Post retirement benefits other than pensions (PRBs)" means exactly what it says. PRBs includes any benefits (other than cash benefits and life insurance benefits paid by pension plans) provided to employees, their beneficiaries, and covered dependents during the period following the employees' retirement. These include postretirement health care, life insurance provided outside a pension plan, and other welfare benefits such as tuition assistance, day care, legal services, and housing subsidies provided after retirement. This is not an all-inclusive listing but out of this listing, health care coverage for retirees is the most significant in terms of costs and the most likely to attract the attention of the Government.
There's a two-step process for determining whether PRBs can be charged to Government contracts. The first test is to determine whether the contractor is obligated to pay. To be allowable under this first test, PRBs must be incurred pursuant to
- employer-employee agreement, or
- an established policy of the contractor.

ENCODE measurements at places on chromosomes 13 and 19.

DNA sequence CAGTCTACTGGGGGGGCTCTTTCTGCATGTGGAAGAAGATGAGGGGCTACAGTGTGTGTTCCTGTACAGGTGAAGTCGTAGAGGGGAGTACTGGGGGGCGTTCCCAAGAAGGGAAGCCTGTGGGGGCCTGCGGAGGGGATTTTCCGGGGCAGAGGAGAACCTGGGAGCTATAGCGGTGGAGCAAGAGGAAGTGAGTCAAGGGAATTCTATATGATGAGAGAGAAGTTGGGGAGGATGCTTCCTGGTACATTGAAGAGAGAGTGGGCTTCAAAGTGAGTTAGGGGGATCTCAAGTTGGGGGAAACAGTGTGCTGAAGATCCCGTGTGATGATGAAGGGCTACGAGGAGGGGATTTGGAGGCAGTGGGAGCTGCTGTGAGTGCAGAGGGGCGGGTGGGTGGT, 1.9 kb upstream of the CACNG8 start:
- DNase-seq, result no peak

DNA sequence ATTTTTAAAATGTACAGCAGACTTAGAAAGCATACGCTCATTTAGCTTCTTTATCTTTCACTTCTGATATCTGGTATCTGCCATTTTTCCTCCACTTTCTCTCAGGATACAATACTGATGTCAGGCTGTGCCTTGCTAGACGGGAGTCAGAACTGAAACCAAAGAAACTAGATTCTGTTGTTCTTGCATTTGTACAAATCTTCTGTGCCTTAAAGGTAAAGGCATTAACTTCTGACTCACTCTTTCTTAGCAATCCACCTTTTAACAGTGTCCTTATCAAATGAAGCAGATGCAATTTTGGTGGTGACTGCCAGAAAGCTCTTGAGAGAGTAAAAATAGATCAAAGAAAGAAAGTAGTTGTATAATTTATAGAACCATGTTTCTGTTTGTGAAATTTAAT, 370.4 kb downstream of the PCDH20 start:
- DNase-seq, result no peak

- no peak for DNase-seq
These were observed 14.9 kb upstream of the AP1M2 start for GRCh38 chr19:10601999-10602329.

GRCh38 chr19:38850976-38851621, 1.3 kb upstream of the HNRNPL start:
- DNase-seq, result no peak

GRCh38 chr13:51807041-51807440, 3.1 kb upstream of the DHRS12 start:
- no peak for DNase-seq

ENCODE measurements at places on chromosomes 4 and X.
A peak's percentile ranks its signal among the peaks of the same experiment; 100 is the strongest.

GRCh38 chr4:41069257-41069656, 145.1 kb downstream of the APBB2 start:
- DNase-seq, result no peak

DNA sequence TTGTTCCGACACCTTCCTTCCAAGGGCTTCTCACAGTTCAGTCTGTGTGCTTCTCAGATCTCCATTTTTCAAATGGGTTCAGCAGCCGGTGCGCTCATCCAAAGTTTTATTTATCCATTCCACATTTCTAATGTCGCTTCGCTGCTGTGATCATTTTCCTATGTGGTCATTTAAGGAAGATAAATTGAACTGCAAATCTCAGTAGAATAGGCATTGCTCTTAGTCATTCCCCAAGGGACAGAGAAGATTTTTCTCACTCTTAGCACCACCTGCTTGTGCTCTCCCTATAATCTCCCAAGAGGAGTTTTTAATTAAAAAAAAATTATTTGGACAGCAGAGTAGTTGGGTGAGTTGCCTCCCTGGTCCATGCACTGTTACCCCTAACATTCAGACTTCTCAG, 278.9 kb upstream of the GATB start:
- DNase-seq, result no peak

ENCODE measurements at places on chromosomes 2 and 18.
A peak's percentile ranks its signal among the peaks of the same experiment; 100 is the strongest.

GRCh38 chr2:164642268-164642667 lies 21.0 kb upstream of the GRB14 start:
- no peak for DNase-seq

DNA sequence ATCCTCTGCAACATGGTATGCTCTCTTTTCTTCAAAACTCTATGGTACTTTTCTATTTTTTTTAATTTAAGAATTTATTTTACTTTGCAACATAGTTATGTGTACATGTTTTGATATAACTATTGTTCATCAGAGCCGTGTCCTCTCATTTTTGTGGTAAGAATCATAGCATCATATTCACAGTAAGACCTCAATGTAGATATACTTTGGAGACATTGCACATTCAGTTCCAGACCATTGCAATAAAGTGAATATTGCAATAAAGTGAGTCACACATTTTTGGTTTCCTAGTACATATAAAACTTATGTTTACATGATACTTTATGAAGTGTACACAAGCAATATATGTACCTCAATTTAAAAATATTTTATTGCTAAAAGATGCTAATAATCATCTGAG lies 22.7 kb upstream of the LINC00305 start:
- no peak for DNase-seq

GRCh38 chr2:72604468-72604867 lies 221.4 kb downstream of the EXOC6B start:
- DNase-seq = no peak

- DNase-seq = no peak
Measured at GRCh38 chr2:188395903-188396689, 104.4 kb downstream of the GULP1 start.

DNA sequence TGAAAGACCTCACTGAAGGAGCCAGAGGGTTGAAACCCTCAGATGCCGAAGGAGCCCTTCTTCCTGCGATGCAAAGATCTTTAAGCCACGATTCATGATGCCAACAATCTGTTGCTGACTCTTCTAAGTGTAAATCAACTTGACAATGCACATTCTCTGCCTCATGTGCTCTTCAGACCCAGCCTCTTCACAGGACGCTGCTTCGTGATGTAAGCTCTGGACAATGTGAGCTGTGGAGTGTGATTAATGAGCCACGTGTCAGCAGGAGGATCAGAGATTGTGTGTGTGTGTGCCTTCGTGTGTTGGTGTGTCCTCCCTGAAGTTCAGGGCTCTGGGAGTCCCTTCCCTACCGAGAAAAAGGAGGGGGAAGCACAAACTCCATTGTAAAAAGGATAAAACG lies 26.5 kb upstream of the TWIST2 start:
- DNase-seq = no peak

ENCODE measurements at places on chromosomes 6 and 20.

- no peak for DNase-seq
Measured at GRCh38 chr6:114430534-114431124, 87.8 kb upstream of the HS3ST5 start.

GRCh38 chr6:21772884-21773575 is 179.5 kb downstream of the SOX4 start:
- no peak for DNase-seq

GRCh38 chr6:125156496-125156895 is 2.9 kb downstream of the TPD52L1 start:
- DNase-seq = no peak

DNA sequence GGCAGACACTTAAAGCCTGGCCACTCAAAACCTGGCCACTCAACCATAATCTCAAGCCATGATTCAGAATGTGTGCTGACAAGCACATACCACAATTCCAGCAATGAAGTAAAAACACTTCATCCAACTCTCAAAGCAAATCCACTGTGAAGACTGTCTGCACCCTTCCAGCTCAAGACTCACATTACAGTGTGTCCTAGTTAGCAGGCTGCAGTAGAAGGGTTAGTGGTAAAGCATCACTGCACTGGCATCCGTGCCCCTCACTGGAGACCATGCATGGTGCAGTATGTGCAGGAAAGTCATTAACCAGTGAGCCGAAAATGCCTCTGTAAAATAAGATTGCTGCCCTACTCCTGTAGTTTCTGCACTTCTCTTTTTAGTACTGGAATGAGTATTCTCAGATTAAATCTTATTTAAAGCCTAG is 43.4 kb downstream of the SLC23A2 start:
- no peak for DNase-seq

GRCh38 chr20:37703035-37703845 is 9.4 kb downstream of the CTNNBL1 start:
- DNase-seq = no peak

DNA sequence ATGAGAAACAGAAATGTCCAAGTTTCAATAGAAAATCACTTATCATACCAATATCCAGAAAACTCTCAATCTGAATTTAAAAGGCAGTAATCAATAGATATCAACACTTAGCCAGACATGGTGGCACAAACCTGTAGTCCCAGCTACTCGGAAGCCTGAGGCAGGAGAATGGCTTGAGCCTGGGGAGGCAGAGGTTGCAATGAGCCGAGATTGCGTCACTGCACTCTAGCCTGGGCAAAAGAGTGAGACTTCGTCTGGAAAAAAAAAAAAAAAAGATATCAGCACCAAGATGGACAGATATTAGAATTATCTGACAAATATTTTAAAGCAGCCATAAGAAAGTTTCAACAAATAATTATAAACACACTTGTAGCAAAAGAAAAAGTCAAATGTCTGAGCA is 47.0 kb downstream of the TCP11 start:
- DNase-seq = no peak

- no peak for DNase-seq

If it passes this first hurdle, then things get a little more complicated. The rules are different depending upon the way that funding is structured.
Pay-as-you-go plans - PRB costs are not accrued during the working lives of employees. Costs are assigned to the period in which
- Benefits are actually provided; or
- The costs are paid to an insurer, provider, or other recipient for current year benefits or premiums
Terminal funding - PRB costs are not accrued during the working lives of the employees
Terminal funding occurs when the entire PRB liability is paid in a lump sum upon the termination of employees (or upon conversion to such a terminal-funded plan) to an insurer or trustee to establish and maintain a fund or reserve for the sole purpose of providing PRB to retirees. Terminal funded costs shall be amortized over a period of 15 years.
Accrual basis - PRB costs are accrued during the working lives of employees. This method gets complicated very quickly. It requires actuarial assumptions on how long employees (or their dependents and beneficiaries) will live, healthcare inflation assumptions, investment earnings, and methods and time-frames for accruing actuarial gains and losses.
Needless to say, there are pros and cons to each of these methods. The first two methods (pay-as-you-go and terminal funding) saddle future work with past promises (e.g. look at the American auto industry). The accrual basis does the best job at matching expense with revenues but reduces short-term profits.
Next: Section (p) - Limitation on allowability of compensation for certain contractor personnel